REVIEW: Cyberpunk 2077

Cyberpunk 2077

Last Updated on July 15, 2024

Cyberpunk 2077 is a game that has been hotly anticipated for the better part of nine years. Delayed by both the mammoth juggernaut that was The Witcher 3 and its DLC plus the inability to get it to work on current generation consoles, it was finally released in the tail end of 2020. The people here at Grimdark Magazine were hotly anticipating this game and I had to fistfight the others to see who would get to review it (I’m still looking for my teeth – Ed.).

“Capitalism, capitalism never changes.”

Cyberpunk is the purest expression of the grimdark science fiction series. It combines noir, moral ambiguity, a nihilistic worldview, and genre tropes to create a world where doing good is possible but only on the individual level. Most of its antiheroes don’t even bother with that, only caring about their next paycheck and their partners (if even that). On the Keanu Reeves scale, they tend to be Johnny Mnemonic and John Wick over Neo. Which is good because this game stars Keanu Reeves as your inner Tyler Durden.

I’m familiar with the world of Cyberpunk 2077 from my experience with Mike Pondsmith’s Cyberpunk 2020. Crafted in the Eighties, it was never the biggest seller among tabletop roleplaying games but it managed to combine Mad Max, Akira, Blade Runner, Max Headroom: The Series, and a half-dozen other sources to create a fully realized dystopian world that went on to inspire dozens of other settings. If you think about a generic cyberpunk world, as if such a thing could be, you’re probably actually thinking about Mike’s vision as it could do anything from the movies you loved.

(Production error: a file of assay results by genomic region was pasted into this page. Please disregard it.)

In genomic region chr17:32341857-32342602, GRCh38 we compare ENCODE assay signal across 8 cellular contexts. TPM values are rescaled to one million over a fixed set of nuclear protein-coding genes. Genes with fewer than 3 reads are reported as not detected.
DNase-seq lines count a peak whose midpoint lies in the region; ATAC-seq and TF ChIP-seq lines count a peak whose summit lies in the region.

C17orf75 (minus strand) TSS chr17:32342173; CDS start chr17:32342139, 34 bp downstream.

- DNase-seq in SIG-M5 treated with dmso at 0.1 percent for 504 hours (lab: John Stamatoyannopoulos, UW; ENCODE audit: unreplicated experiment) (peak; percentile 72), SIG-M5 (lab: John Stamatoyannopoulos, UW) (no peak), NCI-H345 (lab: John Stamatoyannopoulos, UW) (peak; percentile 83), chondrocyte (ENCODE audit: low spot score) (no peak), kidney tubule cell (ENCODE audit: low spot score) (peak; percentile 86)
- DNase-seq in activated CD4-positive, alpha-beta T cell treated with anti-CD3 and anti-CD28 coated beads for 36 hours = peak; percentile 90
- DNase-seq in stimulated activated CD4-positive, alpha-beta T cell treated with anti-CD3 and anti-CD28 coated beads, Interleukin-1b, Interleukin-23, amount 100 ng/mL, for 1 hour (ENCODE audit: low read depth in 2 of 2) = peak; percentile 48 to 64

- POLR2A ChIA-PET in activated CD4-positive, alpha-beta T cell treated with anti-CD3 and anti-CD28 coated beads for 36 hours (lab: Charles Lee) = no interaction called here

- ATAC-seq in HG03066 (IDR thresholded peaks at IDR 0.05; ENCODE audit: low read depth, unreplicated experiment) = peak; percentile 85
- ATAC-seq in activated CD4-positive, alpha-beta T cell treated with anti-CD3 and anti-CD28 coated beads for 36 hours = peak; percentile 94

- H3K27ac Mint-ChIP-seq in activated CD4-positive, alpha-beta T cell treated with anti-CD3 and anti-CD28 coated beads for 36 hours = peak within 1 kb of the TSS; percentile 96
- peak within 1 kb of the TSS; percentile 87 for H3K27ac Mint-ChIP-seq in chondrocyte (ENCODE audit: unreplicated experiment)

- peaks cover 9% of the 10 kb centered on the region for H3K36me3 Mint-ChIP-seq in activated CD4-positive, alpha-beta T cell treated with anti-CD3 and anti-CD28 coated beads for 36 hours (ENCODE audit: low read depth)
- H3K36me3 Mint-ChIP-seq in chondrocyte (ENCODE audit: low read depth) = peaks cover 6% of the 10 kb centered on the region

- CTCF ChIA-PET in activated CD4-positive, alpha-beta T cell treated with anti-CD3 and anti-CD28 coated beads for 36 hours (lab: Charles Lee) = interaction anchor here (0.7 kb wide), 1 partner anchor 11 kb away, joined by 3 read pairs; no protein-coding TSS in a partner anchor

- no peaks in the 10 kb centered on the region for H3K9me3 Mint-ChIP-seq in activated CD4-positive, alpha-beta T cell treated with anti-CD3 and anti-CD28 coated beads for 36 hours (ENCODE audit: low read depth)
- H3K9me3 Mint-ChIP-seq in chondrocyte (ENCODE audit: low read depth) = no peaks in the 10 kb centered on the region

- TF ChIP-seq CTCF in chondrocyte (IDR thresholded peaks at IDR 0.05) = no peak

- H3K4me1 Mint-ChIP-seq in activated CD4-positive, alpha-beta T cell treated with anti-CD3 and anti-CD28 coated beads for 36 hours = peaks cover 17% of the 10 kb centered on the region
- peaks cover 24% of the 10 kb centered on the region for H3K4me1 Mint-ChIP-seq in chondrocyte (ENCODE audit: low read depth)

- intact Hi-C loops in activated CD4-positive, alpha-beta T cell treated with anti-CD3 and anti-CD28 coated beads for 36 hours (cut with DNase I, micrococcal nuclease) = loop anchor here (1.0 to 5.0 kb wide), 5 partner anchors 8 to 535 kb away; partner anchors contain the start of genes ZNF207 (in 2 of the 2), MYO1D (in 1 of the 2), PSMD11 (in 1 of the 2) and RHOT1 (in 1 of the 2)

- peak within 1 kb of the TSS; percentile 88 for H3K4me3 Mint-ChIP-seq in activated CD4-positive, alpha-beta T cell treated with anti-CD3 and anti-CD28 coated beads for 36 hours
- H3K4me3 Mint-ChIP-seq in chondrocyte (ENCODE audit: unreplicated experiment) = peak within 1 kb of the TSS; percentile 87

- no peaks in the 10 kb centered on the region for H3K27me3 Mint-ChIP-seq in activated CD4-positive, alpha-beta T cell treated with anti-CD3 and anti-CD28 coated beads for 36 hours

Watch the trailer on Youtube here

A brief rundown for laymen is that the United States has broken up into several new countries due to the collapse of the economy due to a combination of corporate malfeasance as well as depleted resources. Environmental devastation means that much of the Midwest is now ruined wasteland with feuding nomadic clans, cities have become overcrowded urban hellscapes, and corporations now wield the power of nations. Technology has flourished, though, with cybernetics becoming ubiquitous even for healthy able-bodied people and space travel is commercialized.

Cyberpunk 2077 is a future extrapolated from Mike Pondsmith’s future of 2020, not our time so some people may be confused by this. Either way, it is a world that is still relevant due to the fact our 2020 is pretty much a hyper-consequence of the policies enacted in the 1980s. Many of the same greedy materialist corporate executives who rose to power then are still in power today, looting the economy and feeding the masses a steady diet of propaganda.

Cyberpunk 2077

Cyberpunk is inherently political and this game manages the careful balance of making its points clear while not feeling the need to lecture on what is self-obvious. When you ask whether the marketplace shrimp is fresh and the vendor says, “Absolutely. It’s all raised in the aquarium downtown. None of that toxic crap from the bay.” You know what it’s saying without sounding unnatural. The game touches on everything from for-profit health care, police brutality, corporate malfeasance, rising poverty, defunded social services, and the treatment of sex workers. All within the first few hours and it uses these to tell interesting stories.

The plot of Cyberpunk 2077 is an interwoven set of crime-based stories around a central narrative that is about a miraculous peace of technology gone horribly wrong. I’d call it, “Ghost in the Shell meets Fight Club.

The stakes are very low in Cyberpunk 2077, at least compared to most Triple A games with it being more science fiction Dragon Age II than Dragon Age: Origins or Inquisition. This is about personal stakes and protecting your small corner of Night City rather than anything world-changing.